Fuck You Aloha I Love You: AWP Version

So, I love AWP because I get excited about people who are excited about poetry.
I love AWP because I meet poets whom I love, and typically the first words out of my mouth—before, "Hello, my name is"—are "I LOVE YOU."
I love AWP because I eat beautiful food and drink. And drink. And drink. Which is all best when it's free.

I hate AWP because, afterwards, in the wake of amazing readings and discovering new people to read and pump for information or to develop occupational crushes on...I think, in the immortal words of Peter Pereira:


Because the poetry world is small, and yet, like a good pack rat, that world is already filled with such talented people. I don't know which box I belong in, if there's a box for me, or if I closely resemble some object already sitting in its assigned place in its assigned box.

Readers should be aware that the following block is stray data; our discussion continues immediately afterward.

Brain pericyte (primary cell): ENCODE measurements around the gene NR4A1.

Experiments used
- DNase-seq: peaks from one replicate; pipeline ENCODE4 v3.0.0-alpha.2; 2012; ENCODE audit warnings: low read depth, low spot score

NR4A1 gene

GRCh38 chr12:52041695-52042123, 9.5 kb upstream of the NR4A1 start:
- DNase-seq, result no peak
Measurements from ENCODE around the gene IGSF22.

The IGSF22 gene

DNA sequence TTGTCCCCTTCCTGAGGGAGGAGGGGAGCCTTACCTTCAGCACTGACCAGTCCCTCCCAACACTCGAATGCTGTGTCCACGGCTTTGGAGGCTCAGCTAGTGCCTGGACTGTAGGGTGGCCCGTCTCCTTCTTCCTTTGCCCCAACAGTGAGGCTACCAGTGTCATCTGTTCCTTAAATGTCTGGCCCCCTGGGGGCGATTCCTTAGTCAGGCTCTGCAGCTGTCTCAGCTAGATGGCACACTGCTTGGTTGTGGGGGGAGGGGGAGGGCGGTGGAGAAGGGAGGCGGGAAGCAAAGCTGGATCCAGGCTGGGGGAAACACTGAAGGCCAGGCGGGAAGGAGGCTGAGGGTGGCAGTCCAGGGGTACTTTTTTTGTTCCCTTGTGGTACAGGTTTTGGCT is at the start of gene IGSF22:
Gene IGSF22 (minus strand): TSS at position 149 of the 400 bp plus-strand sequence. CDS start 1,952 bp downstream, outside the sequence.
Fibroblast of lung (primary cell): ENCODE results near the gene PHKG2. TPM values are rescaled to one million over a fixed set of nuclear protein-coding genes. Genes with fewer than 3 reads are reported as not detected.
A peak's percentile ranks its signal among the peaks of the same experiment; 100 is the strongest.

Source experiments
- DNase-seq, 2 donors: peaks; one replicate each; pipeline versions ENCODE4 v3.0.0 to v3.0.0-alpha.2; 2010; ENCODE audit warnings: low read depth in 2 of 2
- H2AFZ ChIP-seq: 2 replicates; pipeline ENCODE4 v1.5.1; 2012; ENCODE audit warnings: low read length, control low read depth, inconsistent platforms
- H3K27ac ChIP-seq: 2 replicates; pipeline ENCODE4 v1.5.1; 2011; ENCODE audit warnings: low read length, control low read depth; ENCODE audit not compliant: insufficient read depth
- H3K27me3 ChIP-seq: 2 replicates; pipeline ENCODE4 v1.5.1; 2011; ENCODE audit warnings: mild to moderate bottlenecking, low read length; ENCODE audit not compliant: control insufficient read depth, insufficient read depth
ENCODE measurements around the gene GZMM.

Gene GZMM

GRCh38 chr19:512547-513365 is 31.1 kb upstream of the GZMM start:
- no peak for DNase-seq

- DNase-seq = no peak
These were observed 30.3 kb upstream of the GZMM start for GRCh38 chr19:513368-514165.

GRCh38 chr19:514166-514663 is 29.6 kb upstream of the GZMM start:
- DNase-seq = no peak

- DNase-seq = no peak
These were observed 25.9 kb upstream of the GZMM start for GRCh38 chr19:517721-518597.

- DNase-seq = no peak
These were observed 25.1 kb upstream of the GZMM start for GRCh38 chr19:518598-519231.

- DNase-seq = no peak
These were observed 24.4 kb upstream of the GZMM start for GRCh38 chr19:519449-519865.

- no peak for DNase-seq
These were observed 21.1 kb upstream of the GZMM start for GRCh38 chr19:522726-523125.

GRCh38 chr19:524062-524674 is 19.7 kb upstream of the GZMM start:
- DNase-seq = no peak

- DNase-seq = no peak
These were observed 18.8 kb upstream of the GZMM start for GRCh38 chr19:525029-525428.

Even if I was allowed to clear away all the folks I can't abide (The Prominent Old White Dudes), the befuddling, the banal, the easily dismissed and overlooked, the redundant and reductive, the retreads. Even then it seems there may not be room at the inn because the inn is rocked out with its cock out.

So, this week my tummy's in those precious knots: the knots that mean write more, write always. The knots that mean give up while you still can.


  1. Read. Write. Read. Write. There will always be room at the table for you.

  2. Charles, from what I've read, there's not only room for you at the table, there's a giant, excellent, funky chair with wings.

  3. Stick with it Charles. To have the editor from Bloom single out your work is a high compliment!
    I wish I would have even *seen* DA Powell, let alone hang with him. lol

  4. I know exactly how you feel. I wonder about the box too. I may have misplaced my box at the AWP in an overwhelming confusion.

    I try to see poetry as this ever-expanding table and as long as you have a pencil you can draw yourself a seat.

    Take care,

  5. That "give up while you still can" knot? I think that means you've actually got something at stake, you're actually risking something.

    And if you think there's not room at the inn, pitch a tent.